As news stories across the globe are quick to remind us, we are now witnessing the most massive wave of forcibly displaced people ever recorded. The United Nations High Commissioner for Refugees (UNHCR) currently estimates
As news stories across the globe are quick to remind us, we are now witnessing the most massive wave of forcibly displaced people ever recorded. The United Nations High Commissioner for Refugees (UNHCR) currently estimates that 65.6 million people around the world have been forced to leave their homes.
Of that number, there are almost 22.5 million refugees worldwide. While governments around the world struggle to accommodate and redistribute these displaced persons, other organizations are also pitching in to alleviate the increasing arrival of newcomers into countries, which, in many cases, are alien to them.
Supranational entities, like the European Union as well as NGOs and grassroots organizations, take part in efforts to educate, place, resettle and provide medical treatment for refugees. One such organization, which seeks to confront practical issues associated with forced migration is a Palestinian startup called Souktel.
Souktel provides legal assistance by SMS, hinging on a resource that most refugees are likely to have available anyway. It's part of a growing trend to develop software programs for refugees and other displaced individuals which can be used on most cell phones. Cellphones are important since refugees often keep their phones with them to track their location, communicate and reunite with family or friends.
Souktel partners with the American Bar Association to provide accurate legal assistance for matters such as applying for visas or enrolling children in school. Users can submit their questions in the language of their choice, where it is then translated, sorted and distributed to the appropriate legal team.
Souktel's team is comprised of staff with experience working in the field of humanitarian aid and software engineers who understand the depth of the humanitarian crisis and the vulnerable position of displaced persons.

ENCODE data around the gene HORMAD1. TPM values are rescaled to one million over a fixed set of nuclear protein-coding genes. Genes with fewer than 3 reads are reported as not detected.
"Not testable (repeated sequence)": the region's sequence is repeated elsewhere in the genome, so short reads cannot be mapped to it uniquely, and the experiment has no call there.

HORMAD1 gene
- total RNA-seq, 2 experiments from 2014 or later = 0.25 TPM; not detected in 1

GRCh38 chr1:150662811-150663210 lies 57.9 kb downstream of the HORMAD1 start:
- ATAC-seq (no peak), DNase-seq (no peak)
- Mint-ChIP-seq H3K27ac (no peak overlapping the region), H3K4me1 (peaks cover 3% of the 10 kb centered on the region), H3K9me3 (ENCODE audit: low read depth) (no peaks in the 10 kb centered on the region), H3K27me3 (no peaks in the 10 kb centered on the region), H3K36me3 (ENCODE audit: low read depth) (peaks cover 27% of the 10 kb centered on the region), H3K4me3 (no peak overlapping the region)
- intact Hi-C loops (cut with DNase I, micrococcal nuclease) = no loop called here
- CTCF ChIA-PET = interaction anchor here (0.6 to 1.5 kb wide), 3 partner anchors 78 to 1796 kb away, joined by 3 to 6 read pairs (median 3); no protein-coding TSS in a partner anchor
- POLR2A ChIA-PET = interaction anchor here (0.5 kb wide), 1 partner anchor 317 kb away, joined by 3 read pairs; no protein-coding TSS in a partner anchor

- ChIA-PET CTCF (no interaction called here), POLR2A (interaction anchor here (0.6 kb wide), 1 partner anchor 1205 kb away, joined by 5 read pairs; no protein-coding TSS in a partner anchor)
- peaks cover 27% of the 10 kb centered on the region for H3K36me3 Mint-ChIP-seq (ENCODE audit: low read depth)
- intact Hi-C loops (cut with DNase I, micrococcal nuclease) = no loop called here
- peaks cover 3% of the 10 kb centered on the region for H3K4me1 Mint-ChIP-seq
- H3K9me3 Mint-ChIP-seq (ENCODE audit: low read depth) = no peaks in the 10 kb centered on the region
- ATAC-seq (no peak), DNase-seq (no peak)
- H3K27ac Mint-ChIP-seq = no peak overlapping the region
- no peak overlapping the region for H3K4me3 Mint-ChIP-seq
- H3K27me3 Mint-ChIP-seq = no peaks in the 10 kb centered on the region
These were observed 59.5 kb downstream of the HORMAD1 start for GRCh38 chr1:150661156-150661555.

By educating refugees about their rights and assisting them in reaching legal resolutions for their issues they are less likely to face human rights violations or be manipulated due to ignorance of another country's regulations.
Souktel strives to provide accurate, reliable information by SMS, mobile audio, and mobile messenger so refugees can access pertinent legal information literally at the tip of their fingers.
This isn't their first rodeo. In 2009, they released an alert system in Gaza and the West Bank in order to accurately distribute emergency supplies. Since they are based out of Ramallah (a Palestinian city in the central West Bank, close to Jerusalem) they also have first-hand experience dealing with refugees and reviewing which resources work best for displaced persons who may not have access to the same technology as others.
Jacob Korenblum, founder of Souktel said he was inspired when he saw younger Palestinians relying on their mobile devices for communication and other basic services. He first worked to make job seeking SMS services available in Palestine.
Korenblum has constructed similar platforms for other humanitarian aid organizations and has now made Souktel available to over a million mobile device users. The services are used by refugees across Asia, the Middle East, and Africa and are available for both basic mobile phones and smartphones.
Souktel's unique focus combines cooperation with human rights organizations and the use of platforms (like text or mobile radio) which refugees already have access to and know how to use. The idea behind this is that solutions created to facilitate a less traumatic or confusing transition from one's home country to another country should be multifaceted enough to address refugees' complicated needs.
Since legal issues are complex and affected by factors like age, citizenship and asylum status, among other things, approaches to helping refugees must also take into account that their questions and concerns cannot be handled in isolation.
For Korenblum it's only up from here. His next venture is developing artificial intelligence and chatbot programs to assist users. Like the current technology for Souktel, the new programs will be designed to run with minimal internet access and will not require a fast internet connection to function optimally.
During a time when throngs of people are forced from their homes and have to adopt the language, customs and legal framework of new countries, the creation of programs such as Souktel go a long way. This free SMS service is available in over 30 countries and we look forward to seeing it expand in the near future!